Source: UK cuts ‘have created a human catastrophe for disabled people’ | DisabledGo News and Blog

Universal credit flaws pushing claimants towards debt and eviction : Guardian.

When launching a new or revision of benefit it is usual practice to do this, initially, via a pilot where any problems can be noticed and sorted before an enlarged rollout. It is my understanding that such a pilot was under took for Universal Credit and with the degree of current problems should not been subject to the larger rollout until the problems had been sorted. To reduce the intendant rollout should never have been considered, let alone allowed to occur. To many if not all of the claimants the benefits they receive are their only sources of income and they should not be expected to exist on no income for any period of time, let alone 6 weeks.

This is gross incompetence on behalf DWP and to say they are working with local authorities to provide extra support at a time when the Government is drastically cutting local authority funding is adding insult to injury. DWP have for some many years proved they and their processes are ‘not fit for purpose’.

Call for submissions – inquiry launched into employment support for disabled people

Politics and Insights


Disability Employment Gap 2015. Source: UK Parliament.

Inquiry background

The Work and Pensions Committee has launched an inquiry into the Government’s commitment to halve the “disability employment gap.” According to the most recent data, 46.7% of disabled people were in work at the end of 2015 compared to 80.3% of non-disabled people. In order to close this gap, the Committee says an extra 1.2 million disabled people would need to be supported into work.

The Committee’s welfare to workreport, published in October 2015, raised concerns about the lack of success of existing employment programmes in supporting disabled people into sustained employment.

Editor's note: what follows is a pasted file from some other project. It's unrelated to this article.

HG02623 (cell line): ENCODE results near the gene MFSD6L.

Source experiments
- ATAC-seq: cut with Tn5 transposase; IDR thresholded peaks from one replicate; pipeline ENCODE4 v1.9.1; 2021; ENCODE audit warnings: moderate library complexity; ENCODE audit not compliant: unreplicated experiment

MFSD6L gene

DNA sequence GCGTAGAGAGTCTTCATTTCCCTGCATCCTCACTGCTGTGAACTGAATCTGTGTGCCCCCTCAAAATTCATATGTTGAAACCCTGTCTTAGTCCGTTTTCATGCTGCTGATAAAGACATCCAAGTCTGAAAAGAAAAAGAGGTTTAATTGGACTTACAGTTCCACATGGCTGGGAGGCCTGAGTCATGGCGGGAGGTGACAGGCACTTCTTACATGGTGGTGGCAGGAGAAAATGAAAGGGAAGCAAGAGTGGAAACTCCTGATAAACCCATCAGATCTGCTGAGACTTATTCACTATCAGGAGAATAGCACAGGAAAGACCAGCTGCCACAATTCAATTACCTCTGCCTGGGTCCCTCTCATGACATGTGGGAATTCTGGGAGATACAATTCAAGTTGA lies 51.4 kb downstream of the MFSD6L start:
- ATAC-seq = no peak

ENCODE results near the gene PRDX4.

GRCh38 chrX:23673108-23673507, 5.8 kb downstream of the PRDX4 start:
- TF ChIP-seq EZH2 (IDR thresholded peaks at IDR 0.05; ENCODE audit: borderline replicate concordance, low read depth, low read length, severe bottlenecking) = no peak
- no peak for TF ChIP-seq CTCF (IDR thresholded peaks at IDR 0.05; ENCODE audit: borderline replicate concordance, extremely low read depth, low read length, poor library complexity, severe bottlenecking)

The Government has since announced:

  • A new Work and Health Programme to replace the current generalist Work Programme and specialist disability Work Choice programmes
  • A real terms increase in spending on the Access to Work Programme, which provides practical support for disabled people, beyond the “reasonable adjustments”…

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Labour conference: ‘We will rebuild social security solidarity’

Original post from Disabled Go News



Senior Labour figures have sent strong signals that the party will now be more willing to stand up for benefit claimants and attack the government welfare reforms that have damaged the lives of disabled people.

The most high-profile example during this week’s party conference in Brighton was from the party’s new shadow chancellor, John McDonnell, who began his speech by talking about the death of Michael O’Sullivan.

O’Sullivan, from north London, killed himself as a result of being found “fit for work”, a scandal that was uncovered last month by Disability News Service.

McDonnell told Labour delegates: “The coroner concluded his death was a direct result of the decision in his case. I don’t believe Michael’s case stands alone.”

McDonnell, the most prominent parliamentary supporter of the disabled people’s anti-cuts movement over the last five years, told delegates that a Labour government would “end this brutal treatment of disabled people”.

But there was also strong support from the new shadow work and pensions secretary, Owen Smith, who said Labour would rebuild the solidarity “shaken” by “divisive Tory talk of ‘strivers versus scroungers’”.

He said there was a need to “change the debate on social security in Britain”, and said: “We can’t let their divisive rhetoric of shirkers and workers stop us making the case for fair-minded reform of the system, with controls on costs, but compassion for all who need it.”